Many forex traders lost faith in a highly anticipated (and probably over-hyped) September rate hike due to the recent global market meltdown. Federal Reserve Bank of New York President William Dudley then delivered the coup de grâce when he said in no uncertain terms during a recent speech that a September rate hike is “less compelling.”
But all was not lost because he also said that a rate hike could “become more compelling by the time of the meeting as we get additional information on how the U.S. economy is performing and more information on international and financial market developments.” So, how is the U.S. economy doing lately?
The second estimate for Q2 U.S. GDP saw a large revision from 2.3% to 3.7%, which also happens to be a massive improvement over Q1 2015’s final reading of 0.6%. As I wrote in a more in-depth article, the upward revision was due to stronger than expected readings for non-residential fixed investments and private inventory investments, whereas both components posted a decrease during the first estimate.
According to the U.S. Bureau of Labor Statistics, the jobless rate was unchanged at 5.3% for the month of July, and the same can be said for the labor force particiaption rate, which remained steady at 62.6% after sliding by 0.3% back in June. The number of unemployed people also remained stready at 8.3 million. Wages also finally saw some growth, increasing by 0.2% in July after remaining flat back in June.
So far, so good, right? Well, now comes the not-too-happy news since non-farm payrolls in July only saw a 215K increase but the figure for June got revised higher from 223K to 231K. Even worse news is that both the current and previous readings fall below the 12-month average of 246K. On a more upbeat note, July marked the 58th consecutive month of jobs gains, with most sectors seeing a net increase in jobs.
Consumer Sentiment & Spending
The final reading for the University of Michigan’s (UOM) consumer sentiment survey was revised lower to 91.9 from 92.9, which is a disappointment when compared to July’s 93.1. The other survey results also saw a broad decline: the final reading for current economic conditions was downgraded from 107.1 to 105.1, which is a tad lower than July’s 107.2, while consumer expectations was likewise downgraded from 83.3 to 83.4, which is worse than July’s 84.1.
Commentary from the UOM pointed to the so-called “Black Monday” of August 24, which is when the Dow Jones Industrial Average dropped for about 1,000 points at the open due to concerns over China’s economy, as the main cause for the broad decrease in consumer confidence.
Moving on, the advanced reading for retail sales in July advanced by 0.6% month-on-month and 2.4% year-on-year, which is very welcome news after last month’s stagnation. Core retail sales also saw a nice 0.4%, a significant improvement over last month’s 0.1% contraction.
The Federal Reserve’s industrial production report for July showed a 0.6% month-on-month increase (+0.1% previous), with manufacturing output rising by 0.8% after decreasing by 0.3% in the previous month. The increase in manufacturing output was apparently due to a 1.2% increase in durable goods, thanks to higher demand for motor vehicles and parts.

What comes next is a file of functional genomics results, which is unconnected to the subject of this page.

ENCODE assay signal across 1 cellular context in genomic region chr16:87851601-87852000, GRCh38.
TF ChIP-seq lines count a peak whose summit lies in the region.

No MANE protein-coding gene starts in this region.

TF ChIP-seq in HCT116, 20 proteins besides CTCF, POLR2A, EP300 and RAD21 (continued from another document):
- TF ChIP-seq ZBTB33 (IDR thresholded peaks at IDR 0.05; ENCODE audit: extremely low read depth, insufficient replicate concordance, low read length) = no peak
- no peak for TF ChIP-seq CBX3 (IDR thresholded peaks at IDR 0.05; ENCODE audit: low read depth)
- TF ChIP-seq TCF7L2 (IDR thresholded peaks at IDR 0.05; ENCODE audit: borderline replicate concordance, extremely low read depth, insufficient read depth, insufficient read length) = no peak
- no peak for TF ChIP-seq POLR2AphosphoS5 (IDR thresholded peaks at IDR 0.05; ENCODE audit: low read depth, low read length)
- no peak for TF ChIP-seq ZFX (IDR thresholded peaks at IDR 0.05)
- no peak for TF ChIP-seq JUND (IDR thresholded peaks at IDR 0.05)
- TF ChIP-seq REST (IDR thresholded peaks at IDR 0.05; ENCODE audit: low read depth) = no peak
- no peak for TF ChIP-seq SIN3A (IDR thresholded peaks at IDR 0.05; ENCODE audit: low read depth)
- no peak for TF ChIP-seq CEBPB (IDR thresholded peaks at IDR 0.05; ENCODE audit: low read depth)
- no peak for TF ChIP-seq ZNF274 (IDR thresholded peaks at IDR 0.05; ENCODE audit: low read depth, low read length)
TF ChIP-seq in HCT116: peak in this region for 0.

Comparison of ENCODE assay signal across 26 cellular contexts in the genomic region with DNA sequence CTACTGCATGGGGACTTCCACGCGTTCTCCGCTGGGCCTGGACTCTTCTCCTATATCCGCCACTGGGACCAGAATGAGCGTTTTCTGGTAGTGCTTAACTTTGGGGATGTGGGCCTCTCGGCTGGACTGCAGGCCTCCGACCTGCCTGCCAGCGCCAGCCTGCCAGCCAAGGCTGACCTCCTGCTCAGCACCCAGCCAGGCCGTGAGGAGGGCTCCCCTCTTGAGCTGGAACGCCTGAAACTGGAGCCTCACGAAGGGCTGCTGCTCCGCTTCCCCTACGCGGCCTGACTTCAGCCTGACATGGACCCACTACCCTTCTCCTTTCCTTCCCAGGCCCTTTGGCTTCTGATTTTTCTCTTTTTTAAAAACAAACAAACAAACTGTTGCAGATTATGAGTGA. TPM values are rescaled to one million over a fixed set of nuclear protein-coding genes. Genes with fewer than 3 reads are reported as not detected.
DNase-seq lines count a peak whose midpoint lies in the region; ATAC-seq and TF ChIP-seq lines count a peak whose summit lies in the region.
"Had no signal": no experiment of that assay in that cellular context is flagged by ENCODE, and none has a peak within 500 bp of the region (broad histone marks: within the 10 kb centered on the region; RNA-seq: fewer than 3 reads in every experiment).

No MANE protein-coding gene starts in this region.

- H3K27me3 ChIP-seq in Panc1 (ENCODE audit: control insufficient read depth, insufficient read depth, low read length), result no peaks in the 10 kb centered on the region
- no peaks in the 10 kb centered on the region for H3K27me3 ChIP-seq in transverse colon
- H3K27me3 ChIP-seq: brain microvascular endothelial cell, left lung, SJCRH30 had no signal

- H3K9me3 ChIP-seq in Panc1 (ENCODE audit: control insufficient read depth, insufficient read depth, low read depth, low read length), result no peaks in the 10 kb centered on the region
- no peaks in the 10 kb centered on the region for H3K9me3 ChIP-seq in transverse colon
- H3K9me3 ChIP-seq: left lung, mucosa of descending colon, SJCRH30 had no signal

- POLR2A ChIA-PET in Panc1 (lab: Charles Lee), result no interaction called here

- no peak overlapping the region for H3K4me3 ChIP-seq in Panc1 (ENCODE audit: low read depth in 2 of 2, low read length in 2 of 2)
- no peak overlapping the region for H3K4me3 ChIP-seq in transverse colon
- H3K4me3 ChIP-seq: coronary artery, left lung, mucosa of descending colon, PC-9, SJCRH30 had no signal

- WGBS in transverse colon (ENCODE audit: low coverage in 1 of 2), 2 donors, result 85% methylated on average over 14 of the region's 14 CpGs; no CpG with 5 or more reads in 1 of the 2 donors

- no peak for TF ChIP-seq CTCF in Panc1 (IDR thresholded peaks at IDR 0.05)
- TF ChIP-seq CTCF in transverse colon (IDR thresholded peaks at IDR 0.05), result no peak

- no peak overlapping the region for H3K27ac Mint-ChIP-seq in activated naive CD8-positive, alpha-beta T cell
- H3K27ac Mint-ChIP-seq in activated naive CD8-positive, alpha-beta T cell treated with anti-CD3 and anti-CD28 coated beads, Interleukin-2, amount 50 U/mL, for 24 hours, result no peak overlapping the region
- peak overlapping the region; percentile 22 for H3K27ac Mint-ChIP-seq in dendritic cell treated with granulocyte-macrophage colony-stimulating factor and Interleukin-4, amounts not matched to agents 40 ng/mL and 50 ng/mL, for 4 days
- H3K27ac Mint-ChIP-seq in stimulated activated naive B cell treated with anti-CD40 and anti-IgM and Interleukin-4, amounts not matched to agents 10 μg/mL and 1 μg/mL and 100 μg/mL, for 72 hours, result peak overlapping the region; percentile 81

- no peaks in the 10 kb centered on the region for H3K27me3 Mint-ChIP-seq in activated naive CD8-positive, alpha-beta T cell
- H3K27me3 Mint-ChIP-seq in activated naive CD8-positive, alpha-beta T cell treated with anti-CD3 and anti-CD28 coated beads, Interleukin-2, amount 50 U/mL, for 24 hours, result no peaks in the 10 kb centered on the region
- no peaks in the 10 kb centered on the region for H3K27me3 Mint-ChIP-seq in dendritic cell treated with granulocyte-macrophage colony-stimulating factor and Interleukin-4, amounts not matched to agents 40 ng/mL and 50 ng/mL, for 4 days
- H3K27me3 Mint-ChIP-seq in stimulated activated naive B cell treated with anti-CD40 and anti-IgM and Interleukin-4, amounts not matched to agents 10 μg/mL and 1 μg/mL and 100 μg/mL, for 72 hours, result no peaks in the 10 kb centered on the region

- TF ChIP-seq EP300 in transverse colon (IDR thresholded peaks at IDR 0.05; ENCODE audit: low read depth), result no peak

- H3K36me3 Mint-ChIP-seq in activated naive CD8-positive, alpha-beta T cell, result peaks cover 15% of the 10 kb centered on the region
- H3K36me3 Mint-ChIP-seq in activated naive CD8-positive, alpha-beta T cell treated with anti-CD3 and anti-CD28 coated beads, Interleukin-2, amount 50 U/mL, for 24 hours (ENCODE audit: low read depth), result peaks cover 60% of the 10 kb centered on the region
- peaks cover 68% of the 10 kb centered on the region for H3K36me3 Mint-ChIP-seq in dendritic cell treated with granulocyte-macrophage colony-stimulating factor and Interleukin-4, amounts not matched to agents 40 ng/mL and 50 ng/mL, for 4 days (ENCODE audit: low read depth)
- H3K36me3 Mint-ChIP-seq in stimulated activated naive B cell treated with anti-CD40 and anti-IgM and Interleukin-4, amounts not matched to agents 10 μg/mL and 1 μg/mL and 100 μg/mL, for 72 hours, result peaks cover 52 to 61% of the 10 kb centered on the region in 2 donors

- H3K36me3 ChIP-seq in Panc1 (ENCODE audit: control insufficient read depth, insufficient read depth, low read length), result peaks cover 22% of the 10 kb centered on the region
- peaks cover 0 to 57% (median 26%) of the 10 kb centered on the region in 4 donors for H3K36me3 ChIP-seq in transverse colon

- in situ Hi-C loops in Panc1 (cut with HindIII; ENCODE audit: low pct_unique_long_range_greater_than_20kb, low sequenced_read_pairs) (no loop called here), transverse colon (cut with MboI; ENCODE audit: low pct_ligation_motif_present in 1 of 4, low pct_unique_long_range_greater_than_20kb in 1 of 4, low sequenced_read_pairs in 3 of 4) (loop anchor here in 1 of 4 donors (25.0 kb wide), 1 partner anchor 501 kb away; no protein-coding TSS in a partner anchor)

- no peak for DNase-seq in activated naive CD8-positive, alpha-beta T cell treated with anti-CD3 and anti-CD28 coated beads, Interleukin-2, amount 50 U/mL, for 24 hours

Speaking of the manufacturing sector, the Institute of Supply Management’s (ISM) PMI reading for July is indicating that the expansion is slowing down since the current reading went down to 52.7 from 53.5. This is at odds with Markit’s manufacturing PMI for July since Markit’s reading ticked higher from 53.6 to 53.8, but the preliminary reading for August is more in line with ISM’s reading since it saw a significant drop to 52.9, which is the lowest level since October 2013. It’s still above the 50.0 neutral mark, though.
According to Markit, the slowdown was due to a one-two punch from subdued export sales and a slowdown in job creation, which could mean that the upcoming jobs data for August could potentially see some deterioration.
The headline reading for the seasonally-adjusted consumer price index was a disappointment to many forex traders since it only advanced by 0.1% month-on-month (+0.2% expected, +0.3% previous). The core reading was also a disappointment to forex traders because it also only increased by 0.1% (+0.2% expected, +0.2% previous). On a yearly basis, the headline reading looked a little bit better since it increased by 0.2% (+0.1% previous).
Month-on-month, the greatest drag was the 3.4% decline in fuel oil prices, and the same holds true on a yearly basis since the same sub-component posted a whopping -29.7% year-on-year decline.
Summary & Potential Effects on the Forex Market
Overall, the U.S. economy is still pretty darn solid, so longer-term, fundamentals-based forex traders may keep the Greenback supported. True, consumer sentiment slumped a bit, but the overall decline in consumer sentiment was not due to concerns over the U.S. economy.
The only worrying data point is CPI since it’s still a far cry from the Fed’s 2.0% target and lower oil prices may persist as a deflationary risk. The PMI reading for August also has hints of a possible slowdown and worsening employment levels, but these are not set in stone yet and the government’s data has deviated often enough from the anecdotal evidence gathered during PMI surveys.
In the shorter-term, perhaps the U.S. economy’s solid performance may convince some forex traders to have faith in a rate hike sometime this year, although risk sentiment and the forex market’s inter-market relationships would likely continue to weigh-in on the Greenback.